Open Access

r-Modified Crank-Nicholson difference scheme for fractional parabolic PDE

Boundary Value Problems20142014:76

DOI: 10.1186/1687-2770-2014-76

Received: 2 December 2013

Accepted: 18 March 2014

Published: 31 March 2014

Abstract

The second order of accuracy stable difference scheme for the numerical solution of the mixed problem for the fractional parabolic equation are presented using by r-modified Crank-Nicholson difference scheme. Stability estimate for the solution of this difference scheme is obtained. A procedure of modified Gauss elimination method is used for solving this difference scheme in the case of one-dimensional fractional parabolic partial differential equations. Numerical results for this scheme and the Crank-Nicholson scheme are compared in test examples.

1 Introduction

At present, there is a huge number of theoretical and applied works devoted to the study of fractional differential equations. Solutions of various problems for fractional differential equations can be found, for example, in the monographs of Podlubny [1], Kilbas, Srivastava, and Trujillo [2], Diethelm [3], and in [411]. These problems were studied in various directions: qualitative properties of solutions, spectral problems, various statements of boundary value problems, and numerical investigations.

Many problems in fluid flow, dynamical and diffusion processes, control theory, mechanics, and other areas of physics can be reduced fractional partial differential equations.

In [12] the simple connection of fractional derivatives with fractional powers of first order differential operator was presented. This approach is important to obtain the formula for the fractional difference derivative. Presently, many mathematicians apply this approach and operator tools to investigate various problems for fractional partial differential equations which appear in applied problems (see, e.g., [1320] and the references therein).

In previous paper [17] authors investigated stability estimates for Crank-Nicholson schemes for the Dirichlet problem for the fractional parabolic equation
{ u ( t , x ) t + D t 1 / 2 u ( t , x ) p = 1 m ( a p ( x ) u x p ) x p + σ u ( t , x ) = f ( t , x ) , x = ( x 1 , , x m ) Ω , 0 < t < T , u ( t , x ) = 0 , x S , u ( 0 , x ) = 0 , x Ω ¯ .
(1.1)
Here D t 1 / 2 = D 0 + 1 / 2 is the standard Riemann-Liouville’s derivative of order 1 / 2 and Ω is the open cube in the m-dimensional Euclidean space
R m : { x Ω : x = ( x 1 , , x m ) ; 0 < x p < 1 , 1 p m }

with boundary S, Ω ¯ = Ω S , a p ( x ) ( x Ω ) and f ( t , x ) ( t ( 0 , T ) , x Ω ) are given smooth functions and a p ( x ) a > 0 , σ > 0 .

In [18] the authors investigated stability estimates for Crank-Nicholson schemes for the Neumann problem for the fractional parabolic equation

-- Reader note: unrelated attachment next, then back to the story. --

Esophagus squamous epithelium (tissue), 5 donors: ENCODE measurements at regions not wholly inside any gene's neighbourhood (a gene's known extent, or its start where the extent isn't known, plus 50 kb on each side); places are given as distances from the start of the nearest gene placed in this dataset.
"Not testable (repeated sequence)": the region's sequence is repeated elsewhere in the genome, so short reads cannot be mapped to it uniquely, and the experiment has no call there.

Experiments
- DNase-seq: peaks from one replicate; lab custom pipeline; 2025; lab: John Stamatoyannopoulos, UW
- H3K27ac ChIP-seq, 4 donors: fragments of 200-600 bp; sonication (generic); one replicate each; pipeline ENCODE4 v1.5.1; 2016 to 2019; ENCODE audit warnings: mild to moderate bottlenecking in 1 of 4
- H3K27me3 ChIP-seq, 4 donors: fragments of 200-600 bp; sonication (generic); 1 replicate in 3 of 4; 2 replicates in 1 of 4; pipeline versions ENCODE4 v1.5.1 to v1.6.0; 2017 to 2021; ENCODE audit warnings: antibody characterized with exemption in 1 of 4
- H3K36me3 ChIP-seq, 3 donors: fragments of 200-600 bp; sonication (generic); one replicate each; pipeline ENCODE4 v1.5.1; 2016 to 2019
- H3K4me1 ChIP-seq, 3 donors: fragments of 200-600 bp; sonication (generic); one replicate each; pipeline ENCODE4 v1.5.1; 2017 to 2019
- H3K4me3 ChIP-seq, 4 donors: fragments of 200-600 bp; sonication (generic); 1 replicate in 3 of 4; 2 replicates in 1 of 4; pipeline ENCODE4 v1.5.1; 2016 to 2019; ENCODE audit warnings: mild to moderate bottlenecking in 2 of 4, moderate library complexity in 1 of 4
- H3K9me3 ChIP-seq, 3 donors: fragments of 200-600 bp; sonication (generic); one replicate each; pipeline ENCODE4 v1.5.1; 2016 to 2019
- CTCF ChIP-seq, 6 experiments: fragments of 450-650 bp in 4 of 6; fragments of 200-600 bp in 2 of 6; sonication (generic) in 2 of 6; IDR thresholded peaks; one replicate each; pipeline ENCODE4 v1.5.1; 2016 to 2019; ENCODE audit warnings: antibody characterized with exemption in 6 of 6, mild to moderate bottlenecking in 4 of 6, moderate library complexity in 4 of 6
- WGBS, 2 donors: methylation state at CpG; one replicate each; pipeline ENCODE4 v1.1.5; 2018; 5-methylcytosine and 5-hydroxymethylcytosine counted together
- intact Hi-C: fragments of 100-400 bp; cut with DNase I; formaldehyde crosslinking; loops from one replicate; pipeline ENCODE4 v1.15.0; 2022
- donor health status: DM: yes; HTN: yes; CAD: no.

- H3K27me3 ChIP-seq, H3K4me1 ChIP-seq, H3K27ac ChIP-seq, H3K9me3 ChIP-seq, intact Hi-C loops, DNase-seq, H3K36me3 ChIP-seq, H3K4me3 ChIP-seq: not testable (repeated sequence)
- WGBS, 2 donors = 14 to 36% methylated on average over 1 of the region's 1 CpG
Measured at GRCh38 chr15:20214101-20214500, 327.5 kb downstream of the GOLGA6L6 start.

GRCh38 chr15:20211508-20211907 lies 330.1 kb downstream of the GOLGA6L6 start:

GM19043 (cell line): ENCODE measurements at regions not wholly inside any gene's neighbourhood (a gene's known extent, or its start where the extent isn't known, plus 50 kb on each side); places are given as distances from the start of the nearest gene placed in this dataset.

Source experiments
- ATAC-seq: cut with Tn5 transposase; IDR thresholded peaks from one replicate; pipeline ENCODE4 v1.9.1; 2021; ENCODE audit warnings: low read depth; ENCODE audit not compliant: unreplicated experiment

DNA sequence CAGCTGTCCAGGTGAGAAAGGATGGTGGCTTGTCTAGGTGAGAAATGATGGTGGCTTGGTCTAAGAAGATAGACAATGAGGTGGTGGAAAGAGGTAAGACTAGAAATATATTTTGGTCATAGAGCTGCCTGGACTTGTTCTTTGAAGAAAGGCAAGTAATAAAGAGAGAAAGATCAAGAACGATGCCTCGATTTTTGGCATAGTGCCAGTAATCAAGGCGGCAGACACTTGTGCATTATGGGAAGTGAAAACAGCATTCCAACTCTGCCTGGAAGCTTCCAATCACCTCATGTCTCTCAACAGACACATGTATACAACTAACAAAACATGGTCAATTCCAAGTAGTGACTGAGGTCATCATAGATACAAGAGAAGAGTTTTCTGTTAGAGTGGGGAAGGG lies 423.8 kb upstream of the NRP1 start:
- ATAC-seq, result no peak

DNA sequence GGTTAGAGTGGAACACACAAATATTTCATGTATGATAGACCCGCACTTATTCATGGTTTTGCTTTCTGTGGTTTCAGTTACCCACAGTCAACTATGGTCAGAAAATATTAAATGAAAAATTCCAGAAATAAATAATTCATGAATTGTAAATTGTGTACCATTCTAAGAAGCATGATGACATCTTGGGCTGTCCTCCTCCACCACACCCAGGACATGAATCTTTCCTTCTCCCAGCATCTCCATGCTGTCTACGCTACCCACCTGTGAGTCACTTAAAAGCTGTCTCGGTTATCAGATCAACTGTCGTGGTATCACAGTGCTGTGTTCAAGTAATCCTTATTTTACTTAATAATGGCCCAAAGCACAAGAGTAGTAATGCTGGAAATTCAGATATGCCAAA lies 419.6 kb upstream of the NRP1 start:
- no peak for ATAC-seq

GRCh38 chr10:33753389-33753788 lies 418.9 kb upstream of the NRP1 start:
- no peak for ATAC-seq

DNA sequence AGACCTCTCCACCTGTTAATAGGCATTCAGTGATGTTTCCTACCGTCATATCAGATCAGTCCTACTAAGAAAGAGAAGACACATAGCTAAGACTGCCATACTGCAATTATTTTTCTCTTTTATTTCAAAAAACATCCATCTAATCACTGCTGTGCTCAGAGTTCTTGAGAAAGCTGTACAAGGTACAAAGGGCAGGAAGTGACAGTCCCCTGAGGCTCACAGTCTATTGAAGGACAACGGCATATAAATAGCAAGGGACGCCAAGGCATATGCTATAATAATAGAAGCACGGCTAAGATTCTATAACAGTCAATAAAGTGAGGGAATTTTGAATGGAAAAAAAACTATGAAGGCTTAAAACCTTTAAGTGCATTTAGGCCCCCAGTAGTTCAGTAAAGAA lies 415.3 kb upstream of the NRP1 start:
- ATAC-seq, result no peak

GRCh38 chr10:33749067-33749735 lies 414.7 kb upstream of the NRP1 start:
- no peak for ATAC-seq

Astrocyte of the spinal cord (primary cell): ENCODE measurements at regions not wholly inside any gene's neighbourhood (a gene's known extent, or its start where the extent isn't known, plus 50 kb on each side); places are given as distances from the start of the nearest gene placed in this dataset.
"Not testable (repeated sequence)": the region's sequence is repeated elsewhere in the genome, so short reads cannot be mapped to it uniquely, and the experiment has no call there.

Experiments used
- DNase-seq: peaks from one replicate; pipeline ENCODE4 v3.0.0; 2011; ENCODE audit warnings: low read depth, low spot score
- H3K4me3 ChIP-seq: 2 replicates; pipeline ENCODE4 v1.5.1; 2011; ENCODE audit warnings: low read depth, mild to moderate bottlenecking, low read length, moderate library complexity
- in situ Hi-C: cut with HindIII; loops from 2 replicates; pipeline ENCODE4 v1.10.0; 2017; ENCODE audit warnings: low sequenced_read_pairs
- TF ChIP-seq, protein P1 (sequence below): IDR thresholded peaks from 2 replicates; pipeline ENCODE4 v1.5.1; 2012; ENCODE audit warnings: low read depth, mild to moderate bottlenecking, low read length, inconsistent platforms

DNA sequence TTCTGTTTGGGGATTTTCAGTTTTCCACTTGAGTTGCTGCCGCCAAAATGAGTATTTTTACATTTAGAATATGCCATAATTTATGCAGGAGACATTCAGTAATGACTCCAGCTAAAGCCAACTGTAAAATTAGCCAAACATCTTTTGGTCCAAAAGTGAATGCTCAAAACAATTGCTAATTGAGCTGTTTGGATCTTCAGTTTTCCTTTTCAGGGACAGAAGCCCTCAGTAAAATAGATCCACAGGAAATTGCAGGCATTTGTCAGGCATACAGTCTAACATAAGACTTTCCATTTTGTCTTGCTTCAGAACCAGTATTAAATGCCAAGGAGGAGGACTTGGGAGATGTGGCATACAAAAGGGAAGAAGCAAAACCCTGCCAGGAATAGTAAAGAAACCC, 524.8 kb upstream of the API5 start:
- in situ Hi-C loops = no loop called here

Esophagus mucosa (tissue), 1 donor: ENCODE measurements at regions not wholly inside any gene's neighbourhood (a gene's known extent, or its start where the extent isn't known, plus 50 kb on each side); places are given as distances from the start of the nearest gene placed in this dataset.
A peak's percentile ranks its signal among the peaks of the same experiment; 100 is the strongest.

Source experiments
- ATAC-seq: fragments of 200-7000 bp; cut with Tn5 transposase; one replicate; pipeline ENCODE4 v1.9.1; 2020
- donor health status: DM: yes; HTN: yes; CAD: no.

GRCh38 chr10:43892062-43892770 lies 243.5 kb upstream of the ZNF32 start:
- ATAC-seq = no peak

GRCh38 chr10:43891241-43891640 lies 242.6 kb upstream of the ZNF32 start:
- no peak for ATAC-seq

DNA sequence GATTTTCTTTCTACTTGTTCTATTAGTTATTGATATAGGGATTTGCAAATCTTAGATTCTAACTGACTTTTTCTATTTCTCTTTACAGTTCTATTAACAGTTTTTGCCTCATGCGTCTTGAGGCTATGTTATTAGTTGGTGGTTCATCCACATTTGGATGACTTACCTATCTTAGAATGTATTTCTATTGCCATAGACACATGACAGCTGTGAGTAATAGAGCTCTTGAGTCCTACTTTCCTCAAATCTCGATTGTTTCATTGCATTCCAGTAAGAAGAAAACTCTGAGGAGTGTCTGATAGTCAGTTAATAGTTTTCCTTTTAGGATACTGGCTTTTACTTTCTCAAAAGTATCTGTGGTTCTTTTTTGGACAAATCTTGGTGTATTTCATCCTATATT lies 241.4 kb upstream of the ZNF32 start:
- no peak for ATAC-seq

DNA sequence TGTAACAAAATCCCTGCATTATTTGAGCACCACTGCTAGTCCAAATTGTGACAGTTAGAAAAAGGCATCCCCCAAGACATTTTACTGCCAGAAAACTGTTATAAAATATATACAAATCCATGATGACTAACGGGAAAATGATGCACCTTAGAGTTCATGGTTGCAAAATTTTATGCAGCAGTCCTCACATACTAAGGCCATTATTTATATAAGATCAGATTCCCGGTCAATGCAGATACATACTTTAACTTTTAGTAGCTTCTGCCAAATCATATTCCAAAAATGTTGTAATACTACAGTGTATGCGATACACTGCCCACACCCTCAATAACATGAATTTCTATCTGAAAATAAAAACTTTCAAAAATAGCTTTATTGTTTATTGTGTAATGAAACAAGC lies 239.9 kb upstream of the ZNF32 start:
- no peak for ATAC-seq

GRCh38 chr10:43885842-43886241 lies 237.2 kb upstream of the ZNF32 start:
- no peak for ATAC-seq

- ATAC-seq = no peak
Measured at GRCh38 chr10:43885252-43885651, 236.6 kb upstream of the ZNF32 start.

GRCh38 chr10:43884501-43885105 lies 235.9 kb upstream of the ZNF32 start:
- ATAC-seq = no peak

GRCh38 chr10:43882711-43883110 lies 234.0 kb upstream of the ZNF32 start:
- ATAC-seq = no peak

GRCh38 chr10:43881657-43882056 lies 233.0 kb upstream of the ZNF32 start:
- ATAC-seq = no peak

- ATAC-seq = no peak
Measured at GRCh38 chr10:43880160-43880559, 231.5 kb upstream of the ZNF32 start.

{ u ( t , x ) t + D t 1 / 2 u ( t , x ) p = 1 m ( a p ( x ) u x p ) x p + σ u ( t , x ) = f ( t , x ) , x = ( x 1 , , x m ) Ω , 0 < t < T , u ( t , x ) = 0 , x S , u ( t , x ) n = 0 , x Ω ¯ .
(1.2)

The role played by stability inequalities (well posedness) in the study of boundary-value problems for parabolic partial differential equations is well known (see, e.g., [2126]).

In the present paper, we consider an r-modified Crank-Nicholson difference scheme of the above mentioned two problems (1.1), (1.2). This r-modified scheme is of the second order of accuracy in t and in space variables difference schemes for the approximate solution of problems. The stability estimate for the solution of this difference scheme is established. We use a procedure of a modified Gauss elimination method for solving this difference scheme in the case of one-dimensional fractional parabolic partial differential equations.

2 Stability of difference scheme

Let us define the grid space
{ Ω ¯ h = { x = x p = ( h 1 p 1 , , h m p m ) , p = ( p 1 , , p m ) , Ω ¯ h = 0 p j M j , h j M j = 1 , j = 1 , , m } , Ω h = Ω ¯ h Ω , S h = Ω ¯ h S .
We introduce the Hilbert space L 2 h = L 2 ( Ω ¯ h ) of the grid function φ h ( x ) = { φ ( h 1 j 1 , , h m j m ) } defined on Ω ¯ , equipped with the norm
φ h L 2 ( Ω ¯ h ) = ( x Ω ¯ h | φ h ( x ) | 2 h 1 h m ) 1 / 2 .
To the differential operator A x generated by problem (1.1) or (1.2), respectively, we assign the difference operator A h x by the formula
A h x u h = p = 1 m ( a p ( x ) u x ¯ p h ) x p , j p + σ u h
(2.1)
acting in the space of grid functions u h ( x ) , satisfying the conditions u h ( x ) = 0 or u ( t , x ) n = 0 ( x S h ). It is known that A h x is a self-adjoint positive definite operator in L 2 ( Ω ¯ h ) . Here,
φ x p , j p = 1 h p ( φ ( h 1 j 1 , , h j ( j j + 1 ) , , h m j m ) φ ( h 1 j 1 , , h j j j , , h m j m ) ) , φ x ¯ p , j p = 1 h p ( φ ( h 1 j 1 , , h j j j , , h m j m ) φ ( h 1 j 1 , , h j ( j j 1 ) , , h m j m ) ) .
With the help of A h x , we arrive at the initial boundary value problem